Arlington Prenuptial Agreement Lawyer
Celebrity prenuptial agreements often make the front page of the newspapers with absurd conditions and expectations of what will happen if the parties ever get divorced. However, prenuptial agreements are not just reserved for the famous and rich. Prenuptial agreements are tools that anyone who is considering getting married should think about having. Because just as many celebrity marriages end in divorce, so do many marriages between everyday people. Prenuptial agreements are a way of protecting your assets in the event that your marriage doesn’t end the way you thought it would.
If you are considering marriage and would like to talk about creating a prenuptial agreement to protect your assets in the event of a divorce, one of our attorneys is ready to help answer your questions and explain how a prenuptial agreement may be beneficial to you. To set up a free legal consultation about your family law matter, call the Queenan Law Firm at (817) 476-1797.
What is a Prenuptial Agreement?
When a couple decides to take the next step in their relationship they may have a lot of questions and concerns about their property and assets. A prenuptial agreement is a way for a couple who is contemplating marriage to address some of these questions and concerns from the outset. A prenuptial agreement is a contract that a couple makes in contemplation of marriage that becomes effective upon marriage. Prenuptial agreements can contain many provisions and address:
- the rights and obligations of each of the parties in any of the property of either or both of them whenever and wherever acquired or located;
- the right to buy, sell, use, transfer, exchange, abandon, lease, consume, expend, assign, create a security interest in, mortgage, encumber, dispose of, or otherwise manage and control property;
- the disposition of property on separation, marital dissolution, death, or the occurrence or nonoccurrence of any other event;
- the modification or elimination of spousal support;
- the making of a will, trust, or another arrangement to carry out the provisions of the agreement;
- the ownerships rights in and disposition of the death benefit from a life insurance policy;
- the choice of law governing the construction of the agreement; and
- any other matter, including their personal rights and obligations, not in violation of public policy or a statute imposing a criminal penalty.
Arguably the most important feature of a prenuptial agreement is to label property as either community property or separate property. Community property is all earnings of both of the spouses during the course of the marriage. In addition, property that is acquired by the spouses during the course of the marriage is considered community property. On the other hand, separate property is property owned before marriage, or acquired during the marriage as a gift, through inheritance, or as part of a personal injury settlement.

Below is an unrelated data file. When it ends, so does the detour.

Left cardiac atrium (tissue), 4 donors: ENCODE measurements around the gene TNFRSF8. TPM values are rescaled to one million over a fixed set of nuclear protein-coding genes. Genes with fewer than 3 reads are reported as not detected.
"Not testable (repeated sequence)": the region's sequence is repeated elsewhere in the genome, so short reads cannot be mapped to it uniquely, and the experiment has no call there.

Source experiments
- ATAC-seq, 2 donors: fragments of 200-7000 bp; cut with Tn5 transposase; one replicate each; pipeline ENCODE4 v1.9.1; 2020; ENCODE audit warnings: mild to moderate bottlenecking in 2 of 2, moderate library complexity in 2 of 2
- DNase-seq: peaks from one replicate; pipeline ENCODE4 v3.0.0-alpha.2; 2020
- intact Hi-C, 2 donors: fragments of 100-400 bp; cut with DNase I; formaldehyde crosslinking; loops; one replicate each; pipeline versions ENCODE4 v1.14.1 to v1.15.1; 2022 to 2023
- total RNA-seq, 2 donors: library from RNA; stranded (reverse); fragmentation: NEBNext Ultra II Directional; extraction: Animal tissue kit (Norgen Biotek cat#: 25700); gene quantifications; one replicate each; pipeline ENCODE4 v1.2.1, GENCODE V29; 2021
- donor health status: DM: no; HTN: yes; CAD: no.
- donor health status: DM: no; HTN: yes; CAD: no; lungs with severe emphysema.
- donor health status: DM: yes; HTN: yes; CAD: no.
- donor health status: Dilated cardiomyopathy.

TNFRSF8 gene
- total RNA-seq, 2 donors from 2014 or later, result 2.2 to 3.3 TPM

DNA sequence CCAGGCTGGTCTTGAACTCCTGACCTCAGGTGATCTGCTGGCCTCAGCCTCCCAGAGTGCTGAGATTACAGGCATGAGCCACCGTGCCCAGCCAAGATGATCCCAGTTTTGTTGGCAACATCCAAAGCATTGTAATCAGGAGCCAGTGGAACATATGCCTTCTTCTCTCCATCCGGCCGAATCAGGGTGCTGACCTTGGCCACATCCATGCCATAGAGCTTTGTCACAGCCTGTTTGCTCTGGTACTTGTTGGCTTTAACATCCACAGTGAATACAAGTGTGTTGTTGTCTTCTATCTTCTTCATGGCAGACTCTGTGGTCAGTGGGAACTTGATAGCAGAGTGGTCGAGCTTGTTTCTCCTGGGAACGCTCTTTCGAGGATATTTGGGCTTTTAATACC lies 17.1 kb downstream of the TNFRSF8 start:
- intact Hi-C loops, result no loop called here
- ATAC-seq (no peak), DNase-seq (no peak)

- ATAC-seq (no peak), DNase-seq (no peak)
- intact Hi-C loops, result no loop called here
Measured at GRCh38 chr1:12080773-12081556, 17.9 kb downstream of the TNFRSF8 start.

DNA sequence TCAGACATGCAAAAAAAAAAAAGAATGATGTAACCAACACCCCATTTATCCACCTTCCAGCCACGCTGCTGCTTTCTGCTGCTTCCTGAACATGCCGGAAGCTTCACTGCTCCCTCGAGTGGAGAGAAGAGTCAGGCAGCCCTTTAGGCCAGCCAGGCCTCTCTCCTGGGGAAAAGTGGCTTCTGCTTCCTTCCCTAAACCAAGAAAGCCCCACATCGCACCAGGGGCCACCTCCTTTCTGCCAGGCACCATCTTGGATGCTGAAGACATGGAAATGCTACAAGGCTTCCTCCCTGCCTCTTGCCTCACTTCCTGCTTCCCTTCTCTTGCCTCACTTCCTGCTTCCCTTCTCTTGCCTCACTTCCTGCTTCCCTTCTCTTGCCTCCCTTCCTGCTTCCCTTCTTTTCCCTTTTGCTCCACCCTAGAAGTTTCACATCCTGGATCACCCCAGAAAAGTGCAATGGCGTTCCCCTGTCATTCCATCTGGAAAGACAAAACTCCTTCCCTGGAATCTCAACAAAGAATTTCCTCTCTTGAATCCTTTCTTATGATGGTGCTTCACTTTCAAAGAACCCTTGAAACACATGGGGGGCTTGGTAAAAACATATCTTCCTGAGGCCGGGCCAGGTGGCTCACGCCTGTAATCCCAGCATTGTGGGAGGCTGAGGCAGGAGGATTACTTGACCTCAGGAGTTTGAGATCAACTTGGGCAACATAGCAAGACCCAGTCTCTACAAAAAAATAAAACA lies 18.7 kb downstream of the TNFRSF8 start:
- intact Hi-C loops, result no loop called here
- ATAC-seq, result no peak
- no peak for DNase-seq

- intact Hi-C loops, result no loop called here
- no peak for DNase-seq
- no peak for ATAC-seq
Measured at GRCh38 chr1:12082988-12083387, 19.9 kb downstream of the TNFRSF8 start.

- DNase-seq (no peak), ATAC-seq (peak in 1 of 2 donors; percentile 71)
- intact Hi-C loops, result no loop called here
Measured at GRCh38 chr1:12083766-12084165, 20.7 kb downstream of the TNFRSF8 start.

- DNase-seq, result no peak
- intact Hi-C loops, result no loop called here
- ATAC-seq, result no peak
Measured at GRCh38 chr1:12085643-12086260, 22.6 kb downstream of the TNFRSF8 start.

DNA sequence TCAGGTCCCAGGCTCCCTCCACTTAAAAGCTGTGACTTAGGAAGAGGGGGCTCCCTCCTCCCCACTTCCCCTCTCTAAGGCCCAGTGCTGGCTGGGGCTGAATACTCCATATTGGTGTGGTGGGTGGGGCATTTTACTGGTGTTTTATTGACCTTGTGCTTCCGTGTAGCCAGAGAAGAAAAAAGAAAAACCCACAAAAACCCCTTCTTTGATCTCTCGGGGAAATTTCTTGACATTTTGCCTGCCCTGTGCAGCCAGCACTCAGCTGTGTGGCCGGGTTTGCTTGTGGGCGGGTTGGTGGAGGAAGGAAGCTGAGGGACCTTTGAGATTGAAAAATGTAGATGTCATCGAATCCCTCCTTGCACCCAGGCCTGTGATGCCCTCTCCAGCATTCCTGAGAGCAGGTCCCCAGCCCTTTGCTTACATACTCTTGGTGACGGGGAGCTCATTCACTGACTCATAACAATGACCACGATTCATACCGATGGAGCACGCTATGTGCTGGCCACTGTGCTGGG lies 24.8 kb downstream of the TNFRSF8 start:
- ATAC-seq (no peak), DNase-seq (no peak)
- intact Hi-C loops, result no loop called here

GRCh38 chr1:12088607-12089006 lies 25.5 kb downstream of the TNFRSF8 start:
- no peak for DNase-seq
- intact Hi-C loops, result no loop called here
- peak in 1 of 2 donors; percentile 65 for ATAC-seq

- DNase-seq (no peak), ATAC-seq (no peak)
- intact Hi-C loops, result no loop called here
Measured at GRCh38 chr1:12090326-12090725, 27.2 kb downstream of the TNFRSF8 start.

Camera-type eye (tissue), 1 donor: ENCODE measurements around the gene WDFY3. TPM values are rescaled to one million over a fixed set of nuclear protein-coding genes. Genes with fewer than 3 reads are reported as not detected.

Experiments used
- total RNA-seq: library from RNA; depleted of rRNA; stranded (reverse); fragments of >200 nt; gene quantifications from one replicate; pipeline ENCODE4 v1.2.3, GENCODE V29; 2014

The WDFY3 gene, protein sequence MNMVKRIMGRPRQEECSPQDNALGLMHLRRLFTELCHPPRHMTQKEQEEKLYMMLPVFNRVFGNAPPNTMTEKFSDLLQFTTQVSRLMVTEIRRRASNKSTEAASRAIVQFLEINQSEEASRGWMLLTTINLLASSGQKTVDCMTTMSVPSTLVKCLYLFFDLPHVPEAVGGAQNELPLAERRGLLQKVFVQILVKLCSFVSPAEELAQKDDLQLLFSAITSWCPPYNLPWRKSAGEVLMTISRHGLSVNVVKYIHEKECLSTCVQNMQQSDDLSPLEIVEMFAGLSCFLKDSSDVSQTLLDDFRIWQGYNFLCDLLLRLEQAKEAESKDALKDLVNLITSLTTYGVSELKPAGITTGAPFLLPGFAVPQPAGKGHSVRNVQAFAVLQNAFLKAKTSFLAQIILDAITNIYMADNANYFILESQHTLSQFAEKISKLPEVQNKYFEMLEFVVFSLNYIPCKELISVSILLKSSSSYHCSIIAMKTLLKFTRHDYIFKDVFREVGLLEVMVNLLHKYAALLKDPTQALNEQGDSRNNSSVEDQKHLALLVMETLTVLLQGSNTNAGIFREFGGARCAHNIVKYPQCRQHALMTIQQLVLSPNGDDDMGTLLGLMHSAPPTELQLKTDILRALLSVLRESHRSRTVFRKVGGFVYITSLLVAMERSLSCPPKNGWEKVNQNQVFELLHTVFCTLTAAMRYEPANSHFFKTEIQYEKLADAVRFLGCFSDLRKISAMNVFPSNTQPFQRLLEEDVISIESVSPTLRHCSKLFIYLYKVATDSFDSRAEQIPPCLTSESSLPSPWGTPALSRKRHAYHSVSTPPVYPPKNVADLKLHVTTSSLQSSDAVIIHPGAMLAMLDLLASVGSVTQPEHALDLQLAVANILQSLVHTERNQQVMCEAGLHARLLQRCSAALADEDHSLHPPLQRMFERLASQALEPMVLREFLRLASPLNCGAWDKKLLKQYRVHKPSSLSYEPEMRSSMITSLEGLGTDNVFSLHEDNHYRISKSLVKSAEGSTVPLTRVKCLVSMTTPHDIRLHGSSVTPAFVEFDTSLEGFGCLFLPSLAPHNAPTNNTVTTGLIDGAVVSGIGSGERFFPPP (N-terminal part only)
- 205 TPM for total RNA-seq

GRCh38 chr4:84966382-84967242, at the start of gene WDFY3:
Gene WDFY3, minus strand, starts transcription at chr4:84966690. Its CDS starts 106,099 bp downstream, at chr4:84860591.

Requirements For a Valid Agreement
- In writing – one of an essential requirements if not the most essential requirement of a prenuptial agreement is that it is in writing. Prenuptial agreements that are oral or verbal are not enforceable. The reasons behind this requirement has to do with authenticity and honesty. If agreements of this importance were not written down it would be very easy for either party to say that the other promise to give them a piece of property or say that they did not. This would leave the judge with the unenviable task of trying to figure out what the parties had said and what they intended. Rather than exhausting our legal officials, Texas law requires that for a prenuptial agreement to be enforceable, it needs to be in writing.
- Executed before the parties get married – This rule goes to the heart of a prenuptial agreement specifically, the suffix “pre”. If the parties enter into an agreement while they are already married then there is a whole different series of laws that apply and the agreement would not truly be a prenuptial agreement, because the parties are already married.
- Fully disclose their assets and liabilities – Both partners are required to disclose all of their assets as well as their liabilities before they execute an effective and valid prenuptial agreement.
- Be reviewed by independent attorneys – It is important that if the parties are truly going to evaluate their assets and liabilities that they need to have an independent attorney review the prenuptial agreement. It is unethical for a lawyer to review a prenuptial agreement for both spouses.
- Entered into voluntarily – It is essential to an effective prenuptial agreement that the parties enter into the agreement voluntarily. If the agreement is not mutually agreed upon, then it can be set aside in court.
In addition, there are events and situations which cannot be reduced in a prenuptial agreement such as provisions that limit child support rights. While the above requirements if not met may be the basis of setting aside the entire prenuptial agreement, provisions that are against public policy or limit child support may not be enforceable, however, may leave other parts of the prenuptial agreement in full force and effect.
Have Questions and Want to Speak With an Arlington, Texas Prenuptial Agreement Lawyer?
To set up a free legal consultation about drafting, enforcing, or modifying a prenuptial agreement, call the Queenan Law Firm at (817) 476-1797. With more than 20 years of legal experience successfully representing clients throughout Texas, our attorneys are always eager to put our knowledge and skill to work for you.